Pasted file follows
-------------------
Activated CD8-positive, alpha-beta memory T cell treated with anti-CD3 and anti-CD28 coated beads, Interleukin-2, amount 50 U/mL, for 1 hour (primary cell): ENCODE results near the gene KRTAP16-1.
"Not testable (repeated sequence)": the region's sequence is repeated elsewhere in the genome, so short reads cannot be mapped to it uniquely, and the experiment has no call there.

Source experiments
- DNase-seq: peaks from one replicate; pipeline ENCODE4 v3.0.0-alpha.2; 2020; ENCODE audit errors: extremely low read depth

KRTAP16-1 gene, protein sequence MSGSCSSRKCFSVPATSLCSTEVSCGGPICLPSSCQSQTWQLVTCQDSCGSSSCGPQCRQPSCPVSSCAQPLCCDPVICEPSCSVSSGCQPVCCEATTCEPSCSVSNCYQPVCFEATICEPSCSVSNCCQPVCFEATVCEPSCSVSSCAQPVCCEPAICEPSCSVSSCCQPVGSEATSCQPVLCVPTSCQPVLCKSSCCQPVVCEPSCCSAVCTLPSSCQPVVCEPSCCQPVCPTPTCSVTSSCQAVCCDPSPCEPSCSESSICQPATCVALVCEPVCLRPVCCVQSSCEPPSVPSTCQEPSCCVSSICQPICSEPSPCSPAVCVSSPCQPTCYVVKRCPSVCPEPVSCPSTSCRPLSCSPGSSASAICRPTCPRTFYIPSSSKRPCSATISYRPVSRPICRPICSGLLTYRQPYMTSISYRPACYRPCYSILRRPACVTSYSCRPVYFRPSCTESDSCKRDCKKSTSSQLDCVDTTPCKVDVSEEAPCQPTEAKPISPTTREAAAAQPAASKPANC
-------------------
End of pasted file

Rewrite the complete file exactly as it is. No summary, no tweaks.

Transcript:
Activated CD8-positive, alpha-beta memory T cell treated with anti-CD3 and anti-CD28 coated beads, Interleukin-2, amount 50 U/mL, for 1 hour (primary cell): ENCODE results near the gene KRTAP16-1.
"Not testable (repeated sequence)": the region's sequence is repeated elsewhere in the genome, so short reads cannot be mapped to it uniquely, and the experiment has no call there.

Source experiments
- DNase-seq: peaks from one replicate; pipeline ENCODE4 v3.0.0-alpha.2; 2020; ENCODE audit errors: extremely low read depth

KRTAP16-1 gene, protein sequence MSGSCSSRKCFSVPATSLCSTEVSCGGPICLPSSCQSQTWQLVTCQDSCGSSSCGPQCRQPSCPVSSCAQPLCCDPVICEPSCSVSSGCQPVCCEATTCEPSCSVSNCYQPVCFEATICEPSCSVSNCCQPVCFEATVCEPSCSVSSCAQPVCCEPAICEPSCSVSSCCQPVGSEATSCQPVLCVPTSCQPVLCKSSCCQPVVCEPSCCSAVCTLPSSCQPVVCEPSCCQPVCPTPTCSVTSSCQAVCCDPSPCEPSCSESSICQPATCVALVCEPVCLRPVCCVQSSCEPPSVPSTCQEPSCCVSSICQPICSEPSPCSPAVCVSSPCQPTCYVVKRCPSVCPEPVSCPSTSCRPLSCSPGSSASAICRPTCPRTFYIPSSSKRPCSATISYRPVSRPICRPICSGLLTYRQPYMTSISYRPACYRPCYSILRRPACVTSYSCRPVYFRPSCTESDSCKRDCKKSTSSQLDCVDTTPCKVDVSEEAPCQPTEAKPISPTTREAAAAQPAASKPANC